Moderator Note: This question is from a contest which ended 1 Dec 2012.

Consider Pascal's Triangle taken $\pmod 2$:

First few rows of Pascal's Triangle modulo 2

For simplicity, we will call a finite string of 0's and 1's proper if it occurs in one of the rows of this modified Pascal's triangle. (for example, 0 (row 3) and 10001 (row 5) are proper).

I've been exploring proper strings of length $n$. My professor told me it is possible to

i) characterize explicitly all proper strings of length $n$

and ii) Find an explicit formula for the number of proper strings of length $n$.

But I cannot figure out how to even begin either parts. This is a very interesting problem, and I was wondering if someone could help me. Thank you!

  • $\begingroup$ I would start by trying to answer the question for small values of n. $\endgroup$ Nov 5, 2012 at 0:54
  • $\begingroup$ This may be a silly question, but can you see any strings which are not proper? $\endgroup$
    – JavaMan
    Nov 5, 2012 at 3:34
  • $\begingroup$ @JavaMan The smallest examples would be $1011$ and $1101$. $\endgroup$
    – EuYu
    Nov 5, 2012 at 3:46
  • $\begingroup$ The numbers seem to satisfy A014206, but the strings themselves are not bitonic. $\endgroup$
    – EuYu
    Nov 5, 2012 at 3:47
  • 1
    $\begingroup$ @Andy I suggest that you tell us in which context your professor told you all this. For this problem, I suggest that you gives us all the strings of length $\le 10$ that you could not find. $\endgroup$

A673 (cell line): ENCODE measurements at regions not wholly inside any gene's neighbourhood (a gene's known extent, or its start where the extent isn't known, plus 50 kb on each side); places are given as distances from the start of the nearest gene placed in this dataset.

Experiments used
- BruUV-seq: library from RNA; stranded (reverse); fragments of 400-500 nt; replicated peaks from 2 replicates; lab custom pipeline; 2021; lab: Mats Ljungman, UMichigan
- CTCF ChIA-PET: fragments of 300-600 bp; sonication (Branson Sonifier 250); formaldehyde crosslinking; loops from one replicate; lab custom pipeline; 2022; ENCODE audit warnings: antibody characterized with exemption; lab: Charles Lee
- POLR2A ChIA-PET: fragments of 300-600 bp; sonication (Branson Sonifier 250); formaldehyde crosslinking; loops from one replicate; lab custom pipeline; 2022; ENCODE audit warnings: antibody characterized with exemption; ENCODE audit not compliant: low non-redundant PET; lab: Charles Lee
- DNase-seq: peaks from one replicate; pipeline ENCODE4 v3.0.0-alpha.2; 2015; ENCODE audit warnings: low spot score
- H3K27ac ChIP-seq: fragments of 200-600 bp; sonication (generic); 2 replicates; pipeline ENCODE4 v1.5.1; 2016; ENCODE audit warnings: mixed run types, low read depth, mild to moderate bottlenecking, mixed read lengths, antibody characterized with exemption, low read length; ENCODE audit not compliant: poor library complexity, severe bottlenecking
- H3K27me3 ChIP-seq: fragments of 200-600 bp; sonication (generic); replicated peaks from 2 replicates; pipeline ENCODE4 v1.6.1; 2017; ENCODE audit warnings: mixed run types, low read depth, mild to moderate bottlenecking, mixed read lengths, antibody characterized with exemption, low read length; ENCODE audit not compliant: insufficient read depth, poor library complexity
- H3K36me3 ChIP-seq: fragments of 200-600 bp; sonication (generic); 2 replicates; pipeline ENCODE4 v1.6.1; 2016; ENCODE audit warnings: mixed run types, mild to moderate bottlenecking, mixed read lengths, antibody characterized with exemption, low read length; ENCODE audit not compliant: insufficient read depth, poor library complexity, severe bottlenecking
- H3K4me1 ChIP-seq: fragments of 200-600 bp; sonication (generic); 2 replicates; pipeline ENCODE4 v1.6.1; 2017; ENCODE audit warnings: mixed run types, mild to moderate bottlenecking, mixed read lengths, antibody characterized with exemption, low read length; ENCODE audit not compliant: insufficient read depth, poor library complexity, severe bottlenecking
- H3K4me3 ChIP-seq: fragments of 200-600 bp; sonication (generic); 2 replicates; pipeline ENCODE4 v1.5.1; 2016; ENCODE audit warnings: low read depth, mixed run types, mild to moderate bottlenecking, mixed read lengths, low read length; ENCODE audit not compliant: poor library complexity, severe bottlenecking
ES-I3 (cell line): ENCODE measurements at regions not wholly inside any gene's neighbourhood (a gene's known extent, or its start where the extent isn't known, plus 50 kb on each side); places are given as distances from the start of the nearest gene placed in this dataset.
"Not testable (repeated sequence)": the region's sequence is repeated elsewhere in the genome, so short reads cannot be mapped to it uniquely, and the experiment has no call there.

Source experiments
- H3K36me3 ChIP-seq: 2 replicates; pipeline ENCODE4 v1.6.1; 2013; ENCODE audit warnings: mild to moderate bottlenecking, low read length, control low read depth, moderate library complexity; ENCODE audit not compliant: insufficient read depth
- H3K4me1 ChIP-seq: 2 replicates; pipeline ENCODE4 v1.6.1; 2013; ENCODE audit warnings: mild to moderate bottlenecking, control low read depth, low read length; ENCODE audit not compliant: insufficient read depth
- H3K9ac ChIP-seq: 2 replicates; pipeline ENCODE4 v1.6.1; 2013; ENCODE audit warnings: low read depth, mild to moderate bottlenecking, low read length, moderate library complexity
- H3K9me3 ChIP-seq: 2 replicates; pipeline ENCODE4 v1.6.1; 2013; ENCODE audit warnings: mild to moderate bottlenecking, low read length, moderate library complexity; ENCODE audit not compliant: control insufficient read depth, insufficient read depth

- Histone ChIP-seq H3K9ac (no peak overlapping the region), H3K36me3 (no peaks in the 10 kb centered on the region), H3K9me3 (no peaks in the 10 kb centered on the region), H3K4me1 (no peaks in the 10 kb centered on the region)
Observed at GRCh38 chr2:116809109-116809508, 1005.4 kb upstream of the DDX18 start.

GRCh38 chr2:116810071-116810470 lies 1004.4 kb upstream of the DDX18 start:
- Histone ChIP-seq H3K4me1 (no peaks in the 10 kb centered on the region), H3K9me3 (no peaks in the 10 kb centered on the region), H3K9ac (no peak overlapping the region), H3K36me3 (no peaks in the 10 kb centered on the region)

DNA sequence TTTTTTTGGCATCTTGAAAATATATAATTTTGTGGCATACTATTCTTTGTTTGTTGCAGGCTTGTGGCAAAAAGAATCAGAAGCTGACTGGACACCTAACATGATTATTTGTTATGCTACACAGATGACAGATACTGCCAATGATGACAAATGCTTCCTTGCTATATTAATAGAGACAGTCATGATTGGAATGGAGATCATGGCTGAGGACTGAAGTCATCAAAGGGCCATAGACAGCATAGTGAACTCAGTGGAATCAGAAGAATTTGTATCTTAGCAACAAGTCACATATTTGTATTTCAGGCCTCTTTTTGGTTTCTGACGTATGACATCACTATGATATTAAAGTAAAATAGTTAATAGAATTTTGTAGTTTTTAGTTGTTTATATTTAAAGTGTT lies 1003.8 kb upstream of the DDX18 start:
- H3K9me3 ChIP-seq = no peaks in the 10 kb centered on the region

– Phira
    Nov 5, 2012 at 10:00

2 Answers 2


(The following was shown to me a few years ago by David Kelly, who used this discovery to generate an approximation of the Sierpinski Triangle by looking at Pascal's Triangle in base 2 -- though the details of this part escape me.)

Let $n \in \mathbb{N}$, and let:

$$F(n) = \textrm{max}\{k \in \mathbb{N} \, \colon \, 2^k \textrm{ divides }n\}.$$

$$B(n) = \textrm{ count of 1s in the base-2 representation of } n.$$

$$P(n) = \textrm{ count of odd numbers in the } n\textrm{th row of Pascal's Triangle.}$$

Proposition: For every $n \in \mathbb{N}$, the following hold:

  1. $F(n) + B(n) = n,$
  2. $P(n) = 2^{B(n)}.$
  • $\begingroup$ This seems interesting, but I am wondering how this relates to proper strings? $\endgroup$
    – Andy
    Nov 5, 2012 at 0:52
  • $\begingroup$ Well, the values for B(n) and P(n) are obtained by string operations. $\endgroup$ Nov 5, 2012 at 0:59

You start by drawing a very large example of the triangle. Or finding it somewhere on the internet. Then start looking for regularities. Patterns that occur.

(edit). My initial ideas. You can see long runs of $1$'s or long runs of $0$'s. I can see $0110$, by I think I cannot find $01110$. Why? What can be above that sequence...

  • $\begingroup$ That much I figured :) But patterns only yield so much insight.... and for me, none at all :P $\endgroup$
    – Andy
    Nov 5, 2012 at 0:27

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